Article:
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Bernini's baroque style was a powerful influence on the architecture of his period. His most famous architectural works are the symmetrical curved colonnades of St. Peter's, the facade of Barberini's palace, and the arsenal at Civita Vecchia. Late in his career Bernini designed a series of three churches, culminating in the domed Sant' Andrea al Quirinale, , in Rome. The centerpiece is The Ecstasy of S. Teresa of Avila, a large statue designed to be illuminated by reflected light from a hidden window. The figures of S.

Teresa and an angel are seen upon a stage, witnessed by seven Cardinals and a Doge of the Cornaro family looking on from flanking balconies. Emphasis was placed on directness and clarity instead of symbolism and rhetoric. Teresa assigns the second degree of prayer to be that of Quiet, in which the powers of the soul are recollected, but not absorbed in God; the will or affections being strongly captivated in God, and employed in acts of love, and the understanding and memory aiding some little the will to enjoy this its sovereign good and quiet, though the will is so taken up in God as not to regard or be distracted by the concurrence of these powers.

This state is accompanied with an exceeding great interior comfort or delight, the powers of the soul are applied without labour or pains so that this prayer never wearies how long soever it continues and often tears flow with joy of their own accord, or without being procured. This recollection or quiet in the exercise of divine love inspired and produced by the Spirit of God, differs infinitely from a pretended quiet of the will which human industry may strive to produce in it; but which is without any effect or sublime operation; it quickly expires and is succeeded by great dryness in the affections.

The devil sometimes by working upon the imagination endeavours to imitate the visits of the Divine Spirit; but an experienced soul easily discovers his illusions, as St. Teresa remarks; for he leaves the mind disturbed, not calm, as the Holy Ghost always does: neither does he leave any impression of profound infused humility, but generally an inclination to pride; nor any strong dispositions to virtue: nor great spiritual light in the understanding; nor steady resolution or constancy in virtue: which are the effects of heavenly visitations, as the saint remarks.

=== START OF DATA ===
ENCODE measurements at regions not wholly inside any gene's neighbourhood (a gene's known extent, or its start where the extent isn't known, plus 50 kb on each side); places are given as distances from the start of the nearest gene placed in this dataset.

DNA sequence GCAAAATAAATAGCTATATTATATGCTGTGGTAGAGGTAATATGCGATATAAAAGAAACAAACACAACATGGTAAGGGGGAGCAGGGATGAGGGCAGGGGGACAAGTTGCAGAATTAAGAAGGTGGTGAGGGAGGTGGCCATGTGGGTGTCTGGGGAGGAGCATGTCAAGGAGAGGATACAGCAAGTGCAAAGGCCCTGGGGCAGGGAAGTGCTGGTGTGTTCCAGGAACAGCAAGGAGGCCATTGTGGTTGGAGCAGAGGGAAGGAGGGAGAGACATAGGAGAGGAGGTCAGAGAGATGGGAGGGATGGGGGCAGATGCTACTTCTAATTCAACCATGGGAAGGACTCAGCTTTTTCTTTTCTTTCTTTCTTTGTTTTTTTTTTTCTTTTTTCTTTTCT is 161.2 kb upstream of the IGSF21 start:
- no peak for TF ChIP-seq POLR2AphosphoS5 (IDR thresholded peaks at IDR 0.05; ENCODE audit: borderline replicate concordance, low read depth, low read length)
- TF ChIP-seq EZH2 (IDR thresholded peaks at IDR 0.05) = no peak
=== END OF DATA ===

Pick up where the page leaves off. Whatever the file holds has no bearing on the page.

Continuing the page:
Teresa explains at large; and is not inactive, as the false mystics or Quietists pretended, though she knows not at all how she acts. Teresa distinguishes the prayer of Union, in which her soul was able to resist the divine operation, from a rapture or ecstacy in which it could not resist, and in which her body lost all the use of its voluntary functions and every part remained in the same posture, without feeling, hearing, or seeing, at least so as to perceive it; though she says, on such occasions the soul knows she is in a rapture, whilst she is by the most ardent love ravished in God.

These raptures continue sometimes for hours, though not all that time in the same degree. In them the soul sees in a wonderful and clear manner the emptiness of earthly things, the greatness and goodness of God, and the like. Though before she saw nothing in herself but desires of serving God, in a rapture she beholds herself covered with spots, defects, and faults, for the smallest are clearly visible in a bright beam of divine light, darting in upon her: she sees that she is all misery, and imperfection, and cries out: Who shall be justified before thee?

As the vessel which seemed before clear in a crystal glass, appears full of atoms if it be placed in the beams of the sun: so this divine sun, by darting its bright beams upon the soul, sets before her eyes all her imperfections and sins as so many hideous spots.

At this sight she is confounded and humbled on one side beyond expression, and on the other astonished at the greatness and goodness of God, and transported in an ecstacy of love and adoration. Teresa mentions, that having suffered two raptures in the church which could not escape the observation of others, she prayed that this might no more happen to her in public, and from that time it had not when she wrote: but this was not long after.

She says she was sometimes raised from the ground in prayer, though she endeavoured to resist it. Teresa, after having exercised himself twenty years in mental prayer, began to withdraw herself from the conversation of secular persons, and other occasions of dissipation and little faults which she exceedingly exaggerates, and was favoured by God very frequently with the prayer of Quiet, and also with that of Union, which latter sometimes continued a long time with great improvement of her soul, and with excessive heavenly joy and love.